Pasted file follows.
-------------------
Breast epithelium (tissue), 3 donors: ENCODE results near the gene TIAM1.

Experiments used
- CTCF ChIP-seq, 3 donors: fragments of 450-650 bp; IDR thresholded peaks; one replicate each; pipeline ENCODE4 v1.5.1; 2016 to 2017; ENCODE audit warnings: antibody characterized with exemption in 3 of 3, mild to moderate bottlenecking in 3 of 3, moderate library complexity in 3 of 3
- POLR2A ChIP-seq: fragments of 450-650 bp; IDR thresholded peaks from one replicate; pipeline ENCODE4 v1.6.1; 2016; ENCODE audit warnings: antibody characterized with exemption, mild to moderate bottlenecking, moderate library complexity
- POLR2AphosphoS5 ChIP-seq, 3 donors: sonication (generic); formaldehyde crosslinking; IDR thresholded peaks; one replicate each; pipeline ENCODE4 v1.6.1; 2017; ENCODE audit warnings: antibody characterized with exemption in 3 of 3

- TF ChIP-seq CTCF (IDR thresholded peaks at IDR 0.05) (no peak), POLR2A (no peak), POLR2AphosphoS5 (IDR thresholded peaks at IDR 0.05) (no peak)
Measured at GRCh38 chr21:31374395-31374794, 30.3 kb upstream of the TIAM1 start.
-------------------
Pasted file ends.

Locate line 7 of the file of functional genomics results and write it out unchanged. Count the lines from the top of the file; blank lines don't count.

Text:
Measured at GRCh38 chr21:31374395-31374794, 30.3 kb upstream of the TIAM1 start.